So, how does one overcome that? In housework the advice is to shine your sink. Or clean out one shelve/cupboard at a time. In becoming more sustainable the advice could become bring your own bags, or to research one area exclusively – for as long as it takes.

So, while I research and work on living more seasonally, here’s a list of simple things to do really well:

Really easy:

~Stop using plastic bags

~Buy a reusable water bottle and coffee mug

~Buy clothing second hand

~Make dinner at home (use oven for more than one meal at a time)

~Turn the heat down/up a couple of degrees

~Shave a minute or two off shower time

~Buy the item with the least new packaging (recycled or minimized)

~Keep the electronic (computers, cell phones, music players, etc.) for one more year. Give them away or recycle them when you’re done.

~Put all your entertainment center into a surge protector/power bar and turn off/unplug that overnight and when you go away on vacation

~Goto bed earlier

~Buy the one produce you eat most frequently either locally or organically

~Compost

Medium:

~Let it mellow

~Spend less time on the computer and/or in front of the TV

~Plant some food

~Buy everything organic/local

~Clean with organic cleaners

~Paperless banking/bill payment

~Canceling the newspaper subscription

~Washing clothes in cold water (for the germaphobic; the rest of you this one counts as an easy)

~Hanging clothes to dry

~Join the compact (for shorter times. Longer times or for shopaholics, this may be a hard)

Hard:

~Make your own

~Sew your own

~Go without electronics completely (no computer and/or no tv and/or no cellphone and/or etc.) (can also be moved to medium with a time limit:  One day a week, or one week a month, or for one month, etc.)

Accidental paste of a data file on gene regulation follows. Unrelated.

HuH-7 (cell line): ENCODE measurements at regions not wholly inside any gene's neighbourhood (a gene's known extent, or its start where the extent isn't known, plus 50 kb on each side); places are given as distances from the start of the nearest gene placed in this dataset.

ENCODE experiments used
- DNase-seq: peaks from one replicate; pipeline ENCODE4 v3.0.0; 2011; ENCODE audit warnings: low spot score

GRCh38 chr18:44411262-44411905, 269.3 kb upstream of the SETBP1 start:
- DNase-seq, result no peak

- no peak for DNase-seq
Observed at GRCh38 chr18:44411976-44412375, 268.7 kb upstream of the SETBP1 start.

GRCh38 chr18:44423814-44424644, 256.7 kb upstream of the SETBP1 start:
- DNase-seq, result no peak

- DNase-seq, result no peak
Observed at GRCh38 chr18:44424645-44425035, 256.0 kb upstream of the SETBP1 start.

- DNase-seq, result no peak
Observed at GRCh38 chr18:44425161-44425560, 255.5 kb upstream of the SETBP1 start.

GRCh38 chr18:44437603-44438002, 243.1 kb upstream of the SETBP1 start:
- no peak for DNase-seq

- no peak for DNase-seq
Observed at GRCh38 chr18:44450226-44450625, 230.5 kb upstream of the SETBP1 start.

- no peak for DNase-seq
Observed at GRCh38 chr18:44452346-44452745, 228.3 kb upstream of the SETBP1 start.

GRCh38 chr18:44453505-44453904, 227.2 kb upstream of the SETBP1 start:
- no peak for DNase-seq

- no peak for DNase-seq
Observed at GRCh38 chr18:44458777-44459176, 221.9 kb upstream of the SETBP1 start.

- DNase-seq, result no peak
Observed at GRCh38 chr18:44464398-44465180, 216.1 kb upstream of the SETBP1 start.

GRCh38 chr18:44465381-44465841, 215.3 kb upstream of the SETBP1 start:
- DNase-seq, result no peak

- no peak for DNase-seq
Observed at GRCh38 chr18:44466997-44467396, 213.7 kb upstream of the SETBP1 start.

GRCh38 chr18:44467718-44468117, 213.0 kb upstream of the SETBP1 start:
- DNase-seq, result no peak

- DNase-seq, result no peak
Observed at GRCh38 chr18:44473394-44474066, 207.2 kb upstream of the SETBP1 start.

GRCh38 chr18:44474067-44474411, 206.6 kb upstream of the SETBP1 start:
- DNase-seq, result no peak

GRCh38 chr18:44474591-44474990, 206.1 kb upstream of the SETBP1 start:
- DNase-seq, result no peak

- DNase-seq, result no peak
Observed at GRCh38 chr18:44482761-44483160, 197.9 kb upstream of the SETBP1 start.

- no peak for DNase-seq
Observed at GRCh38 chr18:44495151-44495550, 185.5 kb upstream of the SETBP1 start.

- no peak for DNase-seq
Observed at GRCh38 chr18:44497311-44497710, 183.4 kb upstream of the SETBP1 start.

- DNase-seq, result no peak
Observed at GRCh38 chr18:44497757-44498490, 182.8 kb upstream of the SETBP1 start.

~Clean with baking soda, vinegar, tea tree oil, etc.

~Picking up litter

~Checking what can and cannot be recycled. Recycling what can, avoiding what can’t

~Replace all disposables with reusable items

~Reuse plastic baggies

~Stop using bags for produce and bulk items

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Next up, showers. The amount and length of showers I have.

I do, however, need to smell acceptable for work. So I always, always shower before work. Once I’m working five days a week (summertime – I hope, anyway) I won’t have much say on how often I shower (um, 5 times a week). However, for any work weeks less than 3 days, I do have a choice.

Right now I’m showering 4 days a week, which I might leave it at… or maybe I’ll go down to just showering the days I work. Hmmm.

Currently, my showers average 3 showers at 5 minutes and one at 15 (when I was my hair) per week.

Goals:
~3 short showers one week, 3 short and a long the next
~Bring short showers to 4 minutes
~Bring longer showers to 10 minutes, reduce to once a fortnight (on a side note, whoever killed the word fortnight? Is it not so much prettier than biweekly?) My hair is in dreads (“dreamlocks”), by the way, it’ll be fine. Actually, even when I was slathering conditioner on everyday I could only wash my hair once every week or so, without turning it into straw. So this will be good for my poor hair.

This would bring my “minutes in the shower” total from an average of 60 minutes a fortnight (I’m bringing it back!) to 34, almost a 50% reduction.

Update from  Part one (here).

~I’ve put together a fourth work uniform (bonus: I didn’t buy anything to do so). With my cut hours, I now have two weeks worth of work uniforms (assuming I don’t need it for the new job I’m currently searching for).

~I’m still struggling to do one load the week I do my bed (fortnightly!) but the other week has become easy to do one load. Yay me! The reduction in work clothes should help.

Not much else to report. Still trying.

PS – My SO got a job yesterday. I’m still looking.

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Water Conservation Part 1

Okay, so maybe I’m just really lazy, but this whole “figure out exactly how much water you’re causing to come out of the taps” thing is just too hard. Or, at least, too hard to remember. I have kept a half-hearted track of how much I’ve been drinking and filling the kettle with… and nothing else so far.